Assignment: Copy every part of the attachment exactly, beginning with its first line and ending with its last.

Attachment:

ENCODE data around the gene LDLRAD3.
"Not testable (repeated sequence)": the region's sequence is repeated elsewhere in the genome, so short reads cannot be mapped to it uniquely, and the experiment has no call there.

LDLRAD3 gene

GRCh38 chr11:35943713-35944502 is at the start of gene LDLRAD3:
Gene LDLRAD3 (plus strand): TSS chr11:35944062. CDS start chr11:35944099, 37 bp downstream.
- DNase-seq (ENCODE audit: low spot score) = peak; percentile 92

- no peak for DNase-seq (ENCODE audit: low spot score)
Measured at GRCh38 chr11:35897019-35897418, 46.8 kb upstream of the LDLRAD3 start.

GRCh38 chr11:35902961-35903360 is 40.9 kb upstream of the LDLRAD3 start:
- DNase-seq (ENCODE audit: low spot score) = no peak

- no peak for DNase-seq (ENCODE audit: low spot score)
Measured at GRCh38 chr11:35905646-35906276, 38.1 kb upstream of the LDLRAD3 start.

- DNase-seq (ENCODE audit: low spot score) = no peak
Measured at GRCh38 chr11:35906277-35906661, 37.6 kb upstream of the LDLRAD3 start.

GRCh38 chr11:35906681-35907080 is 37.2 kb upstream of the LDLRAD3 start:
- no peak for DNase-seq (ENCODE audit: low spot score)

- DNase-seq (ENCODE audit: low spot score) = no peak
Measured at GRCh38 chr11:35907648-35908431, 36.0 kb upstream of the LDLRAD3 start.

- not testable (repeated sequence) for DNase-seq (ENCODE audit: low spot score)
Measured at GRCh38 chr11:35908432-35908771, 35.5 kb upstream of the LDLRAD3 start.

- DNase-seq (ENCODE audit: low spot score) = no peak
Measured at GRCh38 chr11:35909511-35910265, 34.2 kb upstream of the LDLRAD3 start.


ENCODE data around the gene LDLRAD3.
"Not testable (repeated sequence)": the region's sequence is repeated elsewhere in the genome, so short reads cannot be mapped to it uniquely, and the experiment has no call there.

LDLRAD3 gene

GRCh38 chr11:35943713-35944502 is at the start of gene LDLRAD3:
Gene LDLRAD3 (plus strand): TSS chr11:35944062. CDS start chr11:35944099, 37 bp downstream.
- DNase-seq (ENCODE audit: low spot score) = peak; percentile 92

- no peak for DNase-seq (ENCODE audit: low spot score)
Measured at GRCh38 chr11:35897019-35897418, 46.8 kb upstream of the LDLRAD3 start.

GRCh38 chr11:35902961-35903360 is 40.9 kb upstream of the LDLRAD3 start:
- DNase-seq (ENCODE audit: low spot score) = no peak

- no peak for DNase-seq (ENCODE audit: low spot score)
Measured at GRCh38 chr11:35905646-35906276, 38.1 kb upstream of the LDLRAD3 start.

- DNase-seq (ENCODE audit: low spot score) = no peak
Measured at GRCh38 chr11:35906277-35906661, 37.6 kb upstream of the LDLRAD3 start.

GRCh38 chr11:35906681-35907080 is 37.2 kb upstream of the LDLRAD3 start:
- no peak for DNase-seq (ENCODE audit: low spot score)

- DNase-seq (ENCODE audit: low spot score) = no peak
Measured at GRCh38 chr11:35907648-35908431, 36.0 kb upstream of the LDLRAD3 start.

- not testable (repeated sequence) for DNase-seq (ENCODE audit: low spot score)
Measured at GRCh38 chr11:35908432-35908771, 35.5 kb upstream of the LDLRAD3 start.

- DNase-seq (ENCODE audit: low spot score) = no peak
Measured at GRCh38 chr11:35909511-35910265, 34.2 kb upstream of the LDLRAD3 start.